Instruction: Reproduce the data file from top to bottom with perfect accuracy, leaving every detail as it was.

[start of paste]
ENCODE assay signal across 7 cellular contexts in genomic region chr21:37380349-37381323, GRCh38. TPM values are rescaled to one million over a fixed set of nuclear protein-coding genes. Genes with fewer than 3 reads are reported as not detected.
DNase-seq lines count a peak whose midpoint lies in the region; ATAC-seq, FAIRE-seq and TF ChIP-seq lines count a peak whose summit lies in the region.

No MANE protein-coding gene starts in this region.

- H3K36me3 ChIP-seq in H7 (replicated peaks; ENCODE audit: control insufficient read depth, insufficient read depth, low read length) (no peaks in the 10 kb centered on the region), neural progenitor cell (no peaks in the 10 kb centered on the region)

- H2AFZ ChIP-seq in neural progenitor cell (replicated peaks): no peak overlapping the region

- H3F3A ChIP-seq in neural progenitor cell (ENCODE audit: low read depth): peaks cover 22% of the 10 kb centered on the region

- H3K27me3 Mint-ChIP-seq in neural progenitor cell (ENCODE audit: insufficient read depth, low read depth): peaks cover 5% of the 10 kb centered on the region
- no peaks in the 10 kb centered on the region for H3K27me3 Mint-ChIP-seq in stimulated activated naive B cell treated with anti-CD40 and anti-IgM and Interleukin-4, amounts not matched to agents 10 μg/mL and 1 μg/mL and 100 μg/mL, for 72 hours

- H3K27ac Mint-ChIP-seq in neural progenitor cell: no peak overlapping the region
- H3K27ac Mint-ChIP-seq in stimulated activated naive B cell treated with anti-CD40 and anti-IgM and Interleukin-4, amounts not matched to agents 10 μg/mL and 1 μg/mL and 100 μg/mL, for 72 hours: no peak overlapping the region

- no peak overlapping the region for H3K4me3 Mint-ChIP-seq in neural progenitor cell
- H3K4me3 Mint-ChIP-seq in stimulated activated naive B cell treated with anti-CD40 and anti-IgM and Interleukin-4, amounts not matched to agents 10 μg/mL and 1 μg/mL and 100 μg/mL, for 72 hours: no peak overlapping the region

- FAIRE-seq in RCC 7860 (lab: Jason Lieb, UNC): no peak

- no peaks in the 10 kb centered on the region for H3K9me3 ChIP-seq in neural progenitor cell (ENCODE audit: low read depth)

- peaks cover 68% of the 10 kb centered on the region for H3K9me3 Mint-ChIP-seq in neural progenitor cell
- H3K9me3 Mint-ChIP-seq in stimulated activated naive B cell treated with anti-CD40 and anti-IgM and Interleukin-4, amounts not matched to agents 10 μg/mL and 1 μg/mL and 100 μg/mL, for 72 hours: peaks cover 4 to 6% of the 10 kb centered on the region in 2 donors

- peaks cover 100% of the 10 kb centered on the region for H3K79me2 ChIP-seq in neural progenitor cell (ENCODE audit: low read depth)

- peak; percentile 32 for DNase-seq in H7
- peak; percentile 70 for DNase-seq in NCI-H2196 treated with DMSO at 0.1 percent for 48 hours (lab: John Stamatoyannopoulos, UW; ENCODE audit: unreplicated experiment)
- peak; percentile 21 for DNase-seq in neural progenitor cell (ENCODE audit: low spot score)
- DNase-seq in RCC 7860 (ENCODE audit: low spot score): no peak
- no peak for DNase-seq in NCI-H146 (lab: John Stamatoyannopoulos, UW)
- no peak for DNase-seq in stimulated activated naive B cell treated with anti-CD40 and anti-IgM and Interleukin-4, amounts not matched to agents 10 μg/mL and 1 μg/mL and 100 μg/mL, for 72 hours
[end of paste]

ENCODE assay signal across 7 cellular contexts in genomic region chr21:37380349-37381323, GRCh38. TPM values are rescaled to one million over a fixed set of nuclear protein-coding genes. Genes with fewer than 3 reads are reported as not detected.
DNase-seq lines count a peak whose midpoint lies in the region; ATAC-seq, FAIRE-seq and TF ChIP-seq lines count a peak whose summit lies in the region.

No MANE protein-coding gene starts in this region.

- H3K36me3 ChIP-seq in H7 (replicated peaks; ENCODE audit: control insufficient read depth, insufficient read depth, low read length) (no peaks in the 10 kb centered on the region), neural progenitor cell (no peaks in the 10 kb centered on the region)

- H2AFZ ChIP-seq in neural progenitor cell (replicated peaks): no peak overlapping the region

- H3F3A ChIP-seq in neural progenitor cell (ENCODE audit: low read depth): peaks cover 22% of the 10 kb centered on the region

- H3K27me3 Mint-ChIP-seq in neural progenitor cell (ENCODE audit: insufficient read depth, low read depth): peaks cover 5% of the 10 kb centered on the region
- no peaks in the 10 kb centered on the region for H3K27me3 Mint-ChIP-seq in stimulated activated naive B cell treated with anti-CD40 and anti-IgM and Interleukin-4, amounts not matched to agents 10 μg/mL and 1 μg/mL and 100 μg/mL, for 72 hours

- H3K27ac Mint-ChIP-seq in neural progenitor cell: no peak overlapping the region
- H3K27ac Mint-ChIP-seq in stimulated activated naive B cell treated with anti-CD40 and anti-IgM and Interleukin-4, amounts not matched to agents 10 μg/mL and 1 μg/mL and 100 μg/mL, for 72 hours: no peak overlapping the region

- no peak overlapping the region for H3K4me3 Mint-ChIP-seq in neural progenitor cell
- H3K4me3 Mint-ChIP-seq in stimulated activated naive B cell treated with anti-CD40 and anti-IgM and Interleukin-4, amounts not matched to agents 10 μg/mL and 1 μg/mL and 100 μg/mL, for 72 hours: no peak overlapping the region

- FAIRE-seq in RCC 7860 (lab: Jason Lieb, UNC): no peak

- no peaks in the 10 kb centered on the region for H3K9me3 ChIP-seq in neural progenitor cell (ENCODE audit: low read depth)

- peaks cover 68% of the 10 kb centered on the region for H3K9me3 Mint-ChIP-seq in neural progenitor cell
- H3K9me3 Mint-ChIP-seq in stimulated activated naive B cell treated with anti-CD40 and anti-IgM and Interleukin-4, amounts not matched to agents 10 μg/mL and 1 μg/mL and 100 μg/mL, for 72 hours: peaks cover 4 to 6% of the 10 kb centered on the region in 2 donors

- peaks cover 100% of the 10 kb centered on the region for H3K79me2 ChIP-seq in neural progenitor cell (ENCODE audit: low read depth)

- peak; percentile 32 for DNase-seq in H7
- peak; percentile 70 for DNase-seq in NCI-H2196 treated with DMSO at 0.1 percent for 48 hours (lab: John Stamatoyannopoulos, UW; ENCODE audit: unreplicated experiment)
- peak; percentile 21 for DNase-seq in neural progenitor cell (ENCODE audit: low spot score)
- DNase-seq in RCC 7860 (ENCODE audit: low spot score): no peak
- no peak for DNase-seq in NCI-H146 (lab: John Stamatoyannopoulos, UW)
- no peak for DNase-seq in stimulated activated naive B cell treated with anti-CD40 and anti-IgM and Interleukin-4, amounts not matched to agents 10 μg/mL and 1 μg/mL and 100 μg/mL, for 72 hours